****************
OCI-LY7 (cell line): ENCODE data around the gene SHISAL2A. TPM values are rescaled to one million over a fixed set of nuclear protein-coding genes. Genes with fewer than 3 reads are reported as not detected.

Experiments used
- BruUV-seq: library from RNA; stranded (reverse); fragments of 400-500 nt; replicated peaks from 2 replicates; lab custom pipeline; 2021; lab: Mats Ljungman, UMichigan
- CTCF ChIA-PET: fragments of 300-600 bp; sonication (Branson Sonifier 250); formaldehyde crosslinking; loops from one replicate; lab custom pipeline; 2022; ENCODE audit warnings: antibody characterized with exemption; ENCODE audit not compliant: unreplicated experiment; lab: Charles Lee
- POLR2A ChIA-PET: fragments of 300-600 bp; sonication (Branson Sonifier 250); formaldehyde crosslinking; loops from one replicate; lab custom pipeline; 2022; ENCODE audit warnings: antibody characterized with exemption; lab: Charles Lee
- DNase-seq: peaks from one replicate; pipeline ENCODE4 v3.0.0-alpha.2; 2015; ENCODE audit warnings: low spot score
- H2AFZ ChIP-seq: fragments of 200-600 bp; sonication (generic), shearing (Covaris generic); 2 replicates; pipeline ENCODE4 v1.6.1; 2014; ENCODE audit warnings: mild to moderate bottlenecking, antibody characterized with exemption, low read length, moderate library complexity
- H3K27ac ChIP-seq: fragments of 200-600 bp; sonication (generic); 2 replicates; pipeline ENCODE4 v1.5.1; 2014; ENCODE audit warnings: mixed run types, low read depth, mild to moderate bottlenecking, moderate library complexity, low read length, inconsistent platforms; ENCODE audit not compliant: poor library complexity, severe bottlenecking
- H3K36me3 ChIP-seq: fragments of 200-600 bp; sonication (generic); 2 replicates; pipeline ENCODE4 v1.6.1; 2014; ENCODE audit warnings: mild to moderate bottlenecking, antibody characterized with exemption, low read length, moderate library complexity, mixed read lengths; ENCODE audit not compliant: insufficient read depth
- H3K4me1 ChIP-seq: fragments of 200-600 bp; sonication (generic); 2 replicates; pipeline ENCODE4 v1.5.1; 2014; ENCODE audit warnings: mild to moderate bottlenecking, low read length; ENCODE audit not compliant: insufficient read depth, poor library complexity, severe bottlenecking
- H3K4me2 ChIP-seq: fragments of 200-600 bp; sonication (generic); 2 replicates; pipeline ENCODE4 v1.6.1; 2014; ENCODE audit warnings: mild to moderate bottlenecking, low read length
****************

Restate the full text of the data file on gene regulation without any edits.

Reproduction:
OCI-LY7 (cell line): ENCODE data around the gene SHISAL2A. TPM values are rescaled to one million over a fixed set of nuclear protein-coding genes. Genes with fewer than 3 reads are reported as not detected.

Experiments used
- BruUV-seq: library from RNA; stranded (reverse); fragments of 400-500 nt; replicated peaks from 2 replicates; lab custom pipeline; 2021; lab: Mats Ljungman, UMichigan
- CTCF ChIA-PET: fragments of 300-600 bp; sonication (Branson Sonifier 250); formaldehyde crosslinking; loops from one replicate; lab custom pipeline; 2022; ENCODE audit warnings: antibody characterized with exemption; ENCODE audit not compliant: unreplicated experiment; lab: Charles Lee
- POLR2A ChIA-PET: fragments of 300-600 bp; sonication (Branson Sonifier 250); formaldehyde crosslinking; loops from one replicate; lab custom pipeline; 2022; ENCODE audit warnings: antibody characterized with exemption; lab: Charles Lee
- DNase-seq: peaks from one replicate; pipeline ENCODE4 v3.0.0-alpha.2; 2015; ENCODE audit warnings: low spot score
- H2AFZ ChIP-seq: fragments of 200-600 bp; sonication (generic), shearing (Covaris generic); 2 replicates; pipeline ENCODE4 v1.6.1; 2014; ENCODE audit warnings: mild to moderate bottlenecking, antibody characterized with exemption, low read length, moderate library complexity
- H3K27ac ChIP-seq: fragments of 200-600 bp; sonication (generic); 2 replicates; pipeline ENCODE4 v1.5.1; 2014; ENCODE audit warnings: mixed run types, low read depth, mild to moderate bottlenecking, moderate library complexity, low read length, inconsistent platforms; ENCODE audit not compliant: poor library complexity, severe bottlenecking
- H3K36me3 ChIP-seq: fragments of 200-600 bp; sonication (generic); 2 replicates; pipeline ENCODE4 v1.6.1; 2014; ENCODE audit warnings: mild to moderate bottlenecking, antibody characterized with exemption, low read length, moderate library complexity, mixed read lengths; ENCODE audit not compliant: insufficient read depth
- H3K4me1 ChIP-seq: fragments of 200-600 bp; sonication (generic); 2 replicates; pipeline ENCODE4 v1.5.1; 2014; ENCODE audit warnings: mild to moderate bottlenecking, low read length; ENCODE audit not compliant: insufficient read depth, poor library complexity, severe bottlenecking
- H3K4me2 ChIP-seq: fragments of 200-600 bp; sonication (generic); 2 replicates; pipeline ENCODE4 v1.6.1; 2014; ENCODE audit warnings: mild to moderate bottlenecking, low read length